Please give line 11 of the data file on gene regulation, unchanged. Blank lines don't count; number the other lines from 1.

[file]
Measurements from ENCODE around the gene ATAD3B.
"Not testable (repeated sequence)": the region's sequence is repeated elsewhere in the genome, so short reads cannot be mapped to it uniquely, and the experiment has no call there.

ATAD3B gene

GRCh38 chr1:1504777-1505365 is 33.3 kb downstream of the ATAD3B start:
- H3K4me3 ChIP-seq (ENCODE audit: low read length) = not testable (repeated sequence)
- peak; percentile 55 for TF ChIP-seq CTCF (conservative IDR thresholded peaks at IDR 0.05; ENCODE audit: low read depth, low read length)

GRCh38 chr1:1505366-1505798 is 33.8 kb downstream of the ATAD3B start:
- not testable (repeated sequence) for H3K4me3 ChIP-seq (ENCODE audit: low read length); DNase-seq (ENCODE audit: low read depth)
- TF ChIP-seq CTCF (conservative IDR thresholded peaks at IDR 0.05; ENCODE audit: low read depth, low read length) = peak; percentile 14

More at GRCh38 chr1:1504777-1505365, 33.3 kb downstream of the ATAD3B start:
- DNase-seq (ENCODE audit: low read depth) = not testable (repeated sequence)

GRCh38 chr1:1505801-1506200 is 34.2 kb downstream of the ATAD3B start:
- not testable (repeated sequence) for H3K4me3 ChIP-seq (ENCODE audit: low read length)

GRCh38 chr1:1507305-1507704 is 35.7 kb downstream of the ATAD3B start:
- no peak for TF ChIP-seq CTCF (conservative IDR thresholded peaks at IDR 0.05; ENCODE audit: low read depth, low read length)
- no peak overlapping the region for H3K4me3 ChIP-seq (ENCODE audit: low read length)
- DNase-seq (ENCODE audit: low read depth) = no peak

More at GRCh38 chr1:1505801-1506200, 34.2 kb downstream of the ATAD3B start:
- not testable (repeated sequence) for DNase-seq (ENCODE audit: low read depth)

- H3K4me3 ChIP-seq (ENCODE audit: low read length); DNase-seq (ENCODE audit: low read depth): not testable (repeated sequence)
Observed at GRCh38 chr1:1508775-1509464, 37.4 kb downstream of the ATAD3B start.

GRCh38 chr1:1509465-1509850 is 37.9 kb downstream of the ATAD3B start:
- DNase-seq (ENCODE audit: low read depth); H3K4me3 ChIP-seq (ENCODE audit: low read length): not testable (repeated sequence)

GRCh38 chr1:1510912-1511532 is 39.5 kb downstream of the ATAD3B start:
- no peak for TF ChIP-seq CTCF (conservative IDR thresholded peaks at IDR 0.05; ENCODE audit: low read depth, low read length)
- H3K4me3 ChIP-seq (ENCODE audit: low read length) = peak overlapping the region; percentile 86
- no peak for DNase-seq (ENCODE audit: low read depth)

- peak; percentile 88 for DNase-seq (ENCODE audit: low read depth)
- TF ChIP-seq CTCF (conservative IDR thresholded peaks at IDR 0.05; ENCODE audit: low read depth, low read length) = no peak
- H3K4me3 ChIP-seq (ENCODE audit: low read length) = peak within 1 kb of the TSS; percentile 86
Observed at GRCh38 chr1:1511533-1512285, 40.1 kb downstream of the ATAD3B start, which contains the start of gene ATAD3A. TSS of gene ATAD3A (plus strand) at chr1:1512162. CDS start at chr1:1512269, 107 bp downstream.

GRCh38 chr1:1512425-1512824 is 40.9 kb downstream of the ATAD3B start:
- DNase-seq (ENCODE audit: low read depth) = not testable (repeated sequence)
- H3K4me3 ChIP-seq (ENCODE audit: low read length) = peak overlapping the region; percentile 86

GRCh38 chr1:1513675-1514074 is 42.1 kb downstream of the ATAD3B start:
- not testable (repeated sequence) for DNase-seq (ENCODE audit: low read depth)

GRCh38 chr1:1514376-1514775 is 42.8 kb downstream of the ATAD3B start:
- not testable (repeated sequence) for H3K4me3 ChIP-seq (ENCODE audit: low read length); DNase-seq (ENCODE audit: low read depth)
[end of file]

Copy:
- DNase-seq (ENCODE audit: low read depth) = not testable (repeated sequence)